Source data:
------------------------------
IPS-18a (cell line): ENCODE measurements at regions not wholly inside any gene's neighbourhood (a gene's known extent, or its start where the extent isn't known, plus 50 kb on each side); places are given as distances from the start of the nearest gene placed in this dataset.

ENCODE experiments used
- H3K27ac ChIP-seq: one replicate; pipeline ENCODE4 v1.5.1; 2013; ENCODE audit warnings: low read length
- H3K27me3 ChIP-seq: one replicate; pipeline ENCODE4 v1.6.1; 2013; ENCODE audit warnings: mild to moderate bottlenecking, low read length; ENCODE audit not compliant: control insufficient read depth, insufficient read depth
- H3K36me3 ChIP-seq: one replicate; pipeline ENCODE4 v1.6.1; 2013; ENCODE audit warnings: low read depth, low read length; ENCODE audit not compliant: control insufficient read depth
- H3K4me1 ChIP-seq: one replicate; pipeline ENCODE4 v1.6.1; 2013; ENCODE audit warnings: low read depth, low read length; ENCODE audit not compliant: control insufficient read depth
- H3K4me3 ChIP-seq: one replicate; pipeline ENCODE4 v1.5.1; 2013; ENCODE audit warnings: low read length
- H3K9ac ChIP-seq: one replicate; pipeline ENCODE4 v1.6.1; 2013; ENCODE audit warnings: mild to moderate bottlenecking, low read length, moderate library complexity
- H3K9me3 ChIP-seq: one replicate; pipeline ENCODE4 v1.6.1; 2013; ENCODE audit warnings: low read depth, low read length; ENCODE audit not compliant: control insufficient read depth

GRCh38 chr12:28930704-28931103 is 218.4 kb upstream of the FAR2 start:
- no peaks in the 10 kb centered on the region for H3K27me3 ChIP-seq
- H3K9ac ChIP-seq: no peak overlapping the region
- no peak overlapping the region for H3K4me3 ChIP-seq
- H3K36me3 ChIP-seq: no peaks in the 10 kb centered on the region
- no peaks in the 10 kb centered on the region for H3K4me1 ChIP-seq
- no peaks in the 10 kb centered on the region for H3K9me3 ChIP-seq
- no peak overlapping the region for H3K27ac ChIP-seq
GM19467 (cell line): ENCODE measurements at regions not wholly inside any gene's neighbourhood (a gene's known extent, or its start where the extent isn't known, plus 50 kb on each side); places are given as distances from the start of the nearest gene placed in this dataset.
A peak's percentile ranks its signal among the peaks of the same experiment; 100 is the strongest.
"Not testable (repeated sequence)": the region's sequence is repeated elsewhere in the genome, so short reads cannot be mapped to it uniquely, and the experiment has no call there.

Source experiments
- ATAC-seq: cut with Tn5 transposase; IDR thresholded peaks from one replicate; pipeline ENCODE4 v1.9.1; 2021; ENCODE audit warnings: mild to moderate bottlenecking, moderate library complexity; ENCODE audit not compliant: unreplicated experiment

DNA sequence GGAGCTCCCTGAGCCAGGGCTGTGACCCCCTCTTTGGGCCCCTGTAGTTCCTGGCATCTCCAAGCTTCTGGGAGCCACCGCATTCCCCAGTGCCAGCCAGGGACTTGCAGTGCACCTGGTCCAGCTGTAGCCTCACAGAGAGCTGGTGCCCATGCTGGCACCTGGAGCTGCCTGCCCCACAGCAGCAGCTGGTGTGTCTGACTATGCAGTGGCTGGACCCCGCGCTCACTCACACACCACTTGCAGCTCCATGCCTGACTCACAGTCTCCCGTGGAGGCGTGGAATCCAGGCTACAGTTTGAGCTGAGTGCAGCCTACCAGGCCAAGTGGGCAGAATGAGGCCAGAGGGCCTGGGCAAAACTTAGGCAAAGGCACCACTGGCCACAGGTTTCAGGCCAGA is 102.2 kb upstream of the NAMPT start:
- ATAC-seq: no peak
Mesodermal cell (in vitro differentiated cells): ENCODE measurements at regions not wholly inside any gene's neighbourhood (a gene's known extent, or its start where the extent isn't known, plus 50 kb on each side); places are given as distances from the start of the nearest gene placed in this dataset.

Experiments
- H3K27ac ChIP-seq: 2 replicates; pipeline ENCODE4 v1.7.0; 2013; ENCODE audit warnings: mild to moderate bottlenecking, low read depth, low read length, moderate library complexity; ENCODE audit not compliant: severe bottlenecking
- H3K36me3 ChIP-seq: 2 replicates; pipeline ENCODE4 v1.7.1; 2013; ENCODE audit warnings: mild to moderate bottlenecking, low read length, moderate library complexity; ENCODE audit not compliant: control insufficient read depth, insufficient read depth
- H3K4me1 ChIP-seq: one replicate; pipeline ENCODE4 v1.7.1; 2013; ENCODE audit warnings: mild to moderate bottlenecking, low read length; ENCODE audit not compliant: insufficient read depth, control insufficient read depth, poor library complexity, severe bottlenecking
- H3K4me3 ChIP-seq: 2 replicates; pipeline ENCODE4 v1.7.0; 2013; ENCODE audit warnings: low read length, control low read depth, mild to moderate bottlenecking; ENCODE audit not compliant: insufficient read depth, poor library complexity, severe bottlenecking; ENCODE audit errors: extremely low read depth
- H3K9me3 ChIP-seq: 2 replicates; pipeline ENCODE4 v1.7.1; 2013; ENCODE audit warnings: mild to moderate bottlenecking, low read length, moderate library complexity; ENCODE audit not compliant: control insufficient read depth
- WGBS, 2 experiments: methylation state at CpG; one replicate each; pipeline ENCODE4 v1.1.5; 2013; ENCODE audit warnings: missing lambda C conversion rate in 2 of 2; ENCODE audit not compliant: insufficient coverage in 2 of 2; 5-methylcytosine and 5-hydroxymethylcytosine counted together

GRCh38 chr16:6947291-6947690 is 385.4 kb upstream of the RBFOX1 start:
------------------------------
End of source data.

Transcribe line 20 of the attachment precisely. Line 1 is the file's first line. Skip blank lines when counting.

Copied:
"Not testable (repeated sequence)": the region's sequence is repeated elsewhere in the genome, so short reads cannot be mapped to it uniquely, and the experiment has no call there.